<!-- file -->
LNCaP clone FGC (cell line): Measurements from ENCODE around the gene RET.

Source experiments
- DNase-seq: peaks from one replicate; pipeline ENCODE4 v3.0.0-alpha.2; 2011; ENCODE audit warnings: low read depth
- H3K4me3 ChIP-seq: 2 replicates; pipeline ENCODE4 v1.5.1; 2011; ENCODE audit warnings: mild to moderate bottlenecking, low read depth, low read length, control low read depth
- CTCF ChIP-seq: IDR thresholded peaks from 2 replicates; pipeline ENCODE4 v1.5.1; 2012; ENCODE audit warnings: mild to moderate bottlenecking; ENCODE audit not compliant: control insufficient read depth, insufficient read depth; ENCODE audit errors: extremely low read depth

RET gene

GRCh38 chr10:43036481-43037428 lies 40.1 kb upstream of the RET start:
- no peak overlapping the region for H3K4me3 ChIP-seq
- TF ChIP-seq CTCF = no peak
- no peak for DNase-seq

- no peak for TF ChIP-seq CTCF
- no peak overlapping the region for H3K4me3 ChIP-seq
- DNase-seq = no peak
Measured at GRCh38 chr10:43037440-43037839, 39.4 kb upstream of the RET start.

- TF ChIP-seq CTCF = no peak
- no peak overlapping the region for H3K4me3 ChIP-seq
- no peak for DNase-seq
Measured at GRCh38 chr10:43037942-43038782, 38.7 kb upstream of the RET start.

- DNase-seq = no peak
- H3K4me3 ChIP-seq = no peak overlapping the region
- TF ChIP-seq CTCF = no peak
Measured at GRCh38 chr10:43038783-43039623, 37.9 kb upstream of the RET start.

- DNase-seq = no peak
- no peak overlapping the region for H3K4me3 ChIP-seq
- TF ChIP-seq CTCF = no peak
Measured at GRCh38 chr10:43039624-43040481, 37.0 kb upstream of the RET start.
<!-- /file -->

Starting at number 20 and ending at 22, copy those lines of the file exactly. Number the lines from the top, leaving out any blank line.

- H3K4me3 ChIP-seq = no peak overlapping the region
- TF ChIP-seq CTCF = no peak
Measured at GRCh38 chr10:43038783-43039623, 37.9 kb upstream of the RET start.